1. How do the poets in 'Charlotte O'Neils song' and 'Nothing Changed' show their feelings ...

    So, first of all the reader can see how unfair it is. The poet also makes her feelings clear by the sheer joy she has in telling the employer that she is leaving and from now on she can do her dirty work herself.

  2. Changes in Crime and Punishment - Between the mid-seventeenth century and the mid-eighteenth century ...

    Smugglers were able to sell such goods cheaper as they did not pay government taxes on them. Many people believed that the high taxes forced people to smuggle goods in. "The law has made into a crime something which should never have been".

  1. To what extent were the welfare reforms of the Liberal governments between 1906 and ...

    By the start of the C20th, knowledge of just how bad the situation of those living in poverty was began to grow, even amongst the political class, which led to a rise in genuine concern and determination to do something to help the poor in both parliament and the general population.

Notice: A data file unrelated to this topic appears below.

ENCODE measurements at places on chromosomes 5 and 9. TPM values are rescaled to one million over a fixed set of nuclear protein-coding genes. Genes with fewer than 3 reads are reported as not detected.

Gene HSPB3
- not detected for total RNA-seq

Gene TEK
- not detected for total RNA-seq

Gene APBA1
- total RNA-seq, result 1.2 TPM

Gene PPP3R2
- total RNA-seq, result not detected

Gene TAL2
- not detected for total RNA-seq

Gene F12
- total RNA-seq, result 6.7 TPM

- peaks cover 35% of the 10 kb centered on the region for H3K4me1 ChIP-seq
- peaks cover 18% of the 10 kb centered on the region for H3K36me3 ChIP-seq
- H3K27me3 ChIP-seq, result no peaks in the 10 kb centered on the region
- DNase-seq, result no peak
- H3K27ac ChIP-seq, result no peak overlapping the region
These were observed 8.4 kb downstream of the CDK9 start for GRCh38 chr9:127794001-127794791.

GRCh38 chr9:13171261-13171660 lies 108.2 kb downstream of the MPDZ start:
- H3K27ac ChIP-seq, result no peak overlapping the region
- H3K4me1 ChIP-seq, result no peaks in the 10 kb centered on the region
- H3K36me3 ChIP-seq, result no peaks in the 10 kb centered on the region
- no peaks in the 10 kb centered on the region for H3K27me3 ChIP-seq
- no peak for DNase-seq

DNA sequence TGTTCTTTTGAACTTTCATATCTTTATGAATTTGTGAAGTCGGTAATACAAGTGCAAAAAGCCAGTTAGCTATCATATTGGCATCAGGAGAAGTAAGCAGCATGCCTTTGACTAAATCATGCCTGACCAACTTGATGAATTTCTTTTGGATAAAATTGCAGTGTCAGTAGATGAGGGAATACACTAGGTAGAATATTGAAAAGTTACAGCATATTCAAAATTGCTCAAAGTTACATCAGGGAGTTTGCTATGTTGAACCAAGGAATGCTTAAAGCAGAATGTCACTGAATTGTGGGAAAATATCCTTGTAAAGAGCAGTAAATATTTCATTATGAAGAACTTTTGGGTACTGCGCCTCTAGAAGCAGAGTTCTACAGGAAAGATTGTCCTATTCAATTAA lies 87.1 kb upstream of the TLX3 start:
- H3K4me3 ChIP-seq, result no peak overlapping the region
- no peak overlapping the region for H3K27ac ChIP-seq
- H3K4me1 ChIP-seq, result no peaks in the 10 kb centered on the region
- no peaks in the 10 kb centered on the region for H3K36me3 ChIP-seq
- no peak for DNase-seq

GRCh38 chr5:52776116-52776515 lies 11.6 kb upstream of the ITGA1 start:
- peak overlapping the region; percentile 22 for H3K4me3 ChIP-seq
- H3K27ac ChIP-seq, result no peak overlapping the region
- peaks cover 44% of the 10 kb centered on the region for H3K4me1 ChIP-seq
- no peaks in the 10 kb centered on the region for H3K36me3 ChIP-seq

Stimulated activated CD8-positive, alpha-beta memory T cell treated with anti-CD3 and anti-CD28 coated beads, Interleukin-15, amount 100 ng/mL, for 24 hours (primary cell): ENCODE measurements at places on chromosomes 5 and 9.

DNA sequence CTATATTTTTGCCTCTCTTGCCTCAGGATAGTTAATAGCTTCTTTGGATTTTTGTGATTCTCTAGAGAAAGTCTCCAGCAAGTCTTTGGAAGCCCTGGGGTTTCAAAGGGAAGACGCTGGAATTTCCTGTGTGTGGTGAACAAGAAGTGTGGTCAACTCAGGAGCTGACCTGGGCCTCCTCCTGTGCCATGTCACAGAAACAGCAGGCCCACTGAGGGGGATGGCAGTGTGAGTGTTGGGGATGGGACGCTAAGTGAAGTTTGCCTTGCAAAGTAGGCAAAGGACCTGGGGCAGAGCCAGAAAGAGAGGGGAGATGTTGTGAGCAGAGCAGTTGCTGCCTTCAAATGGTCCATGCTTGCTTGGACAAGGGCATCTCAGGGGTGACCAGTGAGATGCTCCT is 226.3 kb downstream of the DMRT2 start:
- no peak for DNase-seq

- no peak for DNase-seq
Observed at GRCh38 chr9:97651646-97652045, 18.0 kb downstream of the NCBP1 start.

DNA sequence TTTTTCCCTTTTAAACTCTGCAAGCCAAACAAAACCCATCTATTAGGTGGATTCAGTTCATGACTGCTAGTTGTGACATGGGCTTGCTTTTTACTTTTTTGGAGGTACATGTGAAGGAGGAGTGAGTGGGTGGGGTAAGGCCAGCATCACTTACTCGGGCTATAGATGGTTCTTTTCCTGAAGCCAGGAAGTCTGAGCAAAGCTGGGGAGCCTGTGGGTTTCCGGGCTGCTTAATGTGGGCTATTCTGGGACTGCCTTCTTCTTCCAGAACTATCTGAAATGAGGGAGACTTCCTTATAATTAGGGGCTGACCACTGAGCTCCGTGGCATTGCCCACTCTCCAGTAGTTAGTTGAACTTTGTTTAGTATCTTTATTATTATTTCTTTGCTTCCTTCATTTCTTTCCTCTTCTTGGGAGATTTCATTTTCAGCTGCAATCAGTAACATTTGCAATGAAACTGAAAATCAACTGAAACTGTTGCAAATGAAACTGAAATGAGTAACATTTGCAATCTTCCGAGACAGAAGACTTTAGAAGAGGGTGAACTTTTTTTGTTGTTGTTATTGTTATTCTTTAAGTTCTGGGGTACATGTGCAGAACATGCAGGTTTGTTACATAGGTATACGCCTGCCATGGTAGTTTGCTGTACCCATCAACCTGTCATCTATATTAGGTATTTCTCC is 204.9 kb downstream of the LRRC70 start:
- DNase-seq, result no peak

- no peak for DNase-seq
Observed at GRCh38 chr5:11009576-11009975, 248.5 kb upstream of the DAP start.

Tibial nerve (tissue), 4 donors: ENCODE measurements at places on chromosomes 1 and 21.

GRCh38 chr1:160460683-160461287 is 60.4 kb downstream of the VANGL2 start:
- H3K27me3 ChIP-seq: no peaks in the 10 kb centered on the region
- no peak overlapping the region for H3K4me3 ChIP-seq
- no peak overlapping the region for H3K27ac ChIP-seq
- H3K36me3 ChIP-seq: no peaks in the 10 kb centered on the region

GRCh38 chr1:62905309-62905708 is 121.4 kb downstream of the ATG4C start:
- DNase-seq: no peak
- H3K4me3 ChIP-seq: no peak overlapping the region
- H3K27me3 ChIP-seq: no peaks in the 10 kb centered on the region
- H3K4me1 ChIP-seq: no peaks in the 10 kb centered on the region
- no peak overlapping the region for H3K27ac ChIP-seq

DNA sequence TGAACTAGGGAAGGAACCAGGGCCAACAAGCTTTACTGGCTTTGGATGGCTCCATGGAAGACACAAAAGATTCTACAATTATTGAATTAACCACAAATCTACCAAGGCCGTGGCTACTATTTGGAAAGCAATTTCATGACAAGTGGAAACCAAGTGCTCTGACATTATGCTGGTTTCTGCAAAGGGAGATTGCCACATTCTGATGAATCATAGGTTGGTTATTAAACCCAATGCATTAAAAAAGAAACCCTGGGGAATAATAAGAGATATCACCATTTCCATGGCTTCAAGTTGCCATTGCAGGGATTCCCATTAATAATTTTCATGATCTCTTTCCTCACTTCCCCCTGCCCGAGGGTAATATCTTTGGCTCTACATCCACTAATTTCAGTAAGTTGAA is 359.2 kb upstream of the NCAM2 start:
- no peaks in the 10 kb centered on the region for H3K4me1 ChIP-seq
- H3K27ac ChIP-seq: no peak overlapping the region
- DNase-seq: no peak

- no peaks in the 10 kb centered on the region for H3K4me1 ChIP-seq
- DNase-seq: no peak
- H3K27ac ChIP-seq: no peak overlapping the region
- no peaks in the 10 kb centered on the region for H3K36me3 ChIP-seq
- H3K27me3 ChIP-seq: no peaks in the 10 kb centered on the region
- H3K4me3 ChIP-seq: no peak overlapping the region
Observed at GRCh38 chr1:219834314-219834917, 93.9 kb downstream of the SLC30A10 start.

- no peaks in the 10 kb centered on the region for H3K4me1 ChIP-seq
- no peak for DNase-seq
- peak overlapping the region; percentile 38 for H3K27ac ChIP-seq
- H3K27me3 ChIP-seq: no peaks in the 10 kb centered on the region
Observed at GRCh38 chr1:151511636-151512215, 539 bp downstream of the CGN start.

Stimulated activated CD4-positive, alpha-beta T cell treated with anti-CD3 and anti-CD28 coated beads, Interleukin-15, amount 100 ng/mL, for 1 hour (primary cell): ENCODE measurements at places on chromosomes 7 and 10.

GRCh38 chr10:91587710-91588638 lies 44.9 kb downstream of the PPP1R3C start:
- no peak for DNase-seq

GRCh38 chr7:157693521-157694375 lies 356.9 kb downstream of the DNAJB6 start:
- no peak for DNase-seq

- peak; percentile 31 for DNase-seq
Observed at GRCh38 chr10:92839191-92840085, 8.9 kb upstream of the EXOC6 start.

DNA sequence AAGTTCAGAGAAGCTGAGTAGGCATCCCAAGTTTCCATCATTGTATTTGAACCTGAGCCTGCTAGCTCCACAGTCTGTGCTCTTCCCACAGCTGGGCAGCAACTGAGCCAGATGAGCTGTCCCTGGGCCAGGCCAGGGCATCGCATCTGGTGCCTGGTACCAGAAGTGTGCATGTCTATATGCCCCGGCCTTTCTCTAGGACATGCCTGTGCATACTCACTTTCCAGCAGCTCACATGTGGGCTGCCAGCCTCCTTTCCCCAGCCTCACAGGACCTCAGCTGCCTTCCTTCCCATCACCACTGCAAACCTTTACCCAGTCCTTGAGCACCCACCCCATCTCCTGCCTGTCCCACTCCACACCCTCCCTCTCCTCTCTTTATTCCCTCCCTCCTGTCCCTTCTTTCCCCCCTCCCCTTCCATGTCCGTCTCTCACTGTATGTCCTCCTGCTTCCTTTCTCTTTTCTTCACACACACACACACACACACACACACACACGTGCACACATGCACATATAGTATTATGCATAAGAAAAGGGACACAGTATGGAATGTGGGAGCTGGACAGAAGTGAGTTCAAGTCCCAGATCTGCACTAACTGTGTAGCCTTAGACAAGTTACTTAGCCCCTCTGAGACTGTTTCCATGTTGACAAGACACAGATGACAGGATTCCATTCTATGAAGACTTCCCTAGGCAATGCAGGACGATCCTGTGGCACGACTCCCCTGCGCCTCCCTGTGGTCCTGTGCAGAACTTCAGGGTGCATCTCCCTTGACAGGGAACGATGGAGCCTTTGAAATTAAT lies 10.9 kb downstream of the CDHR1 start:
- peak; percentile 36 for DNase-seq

2. The changing position of women and the suffrage question. Revision notes

    * Following a highly successful campaign that did not lose momentum, the Contagious Diseases Acts were suspended in 1883 and finally repealed in 1886. The Suffrage Campaign: 1860-1903 The origins of the Women?s suffrage Movement * 1865: Election of John Stuart Mill as MP * 1866: Manchester Suffrage Committee founded in London.

  1. The changing position of women and the suffrage question

    Guardianship of Infants Act 1886 The act stated that the welfare of the children should be taken into account when determining which parent should gain custody. The Matrimonial Causes Act 1857 Before the act, divorces had to happen through

  2. To what extent was the changing role of women the most significant development in ...

    Through the actions it convinced those who opposed to women?s suffrage that women were to be trusted with the responsibility to vote. However, despite winning the right to vote this was still limited to over 30?s ? many women were still disenfranchised.

  • Over 160,000 pieces
    of student written work
  • Annotated by
    experienced teachers
  • Ideas and feedback to
    improve your own work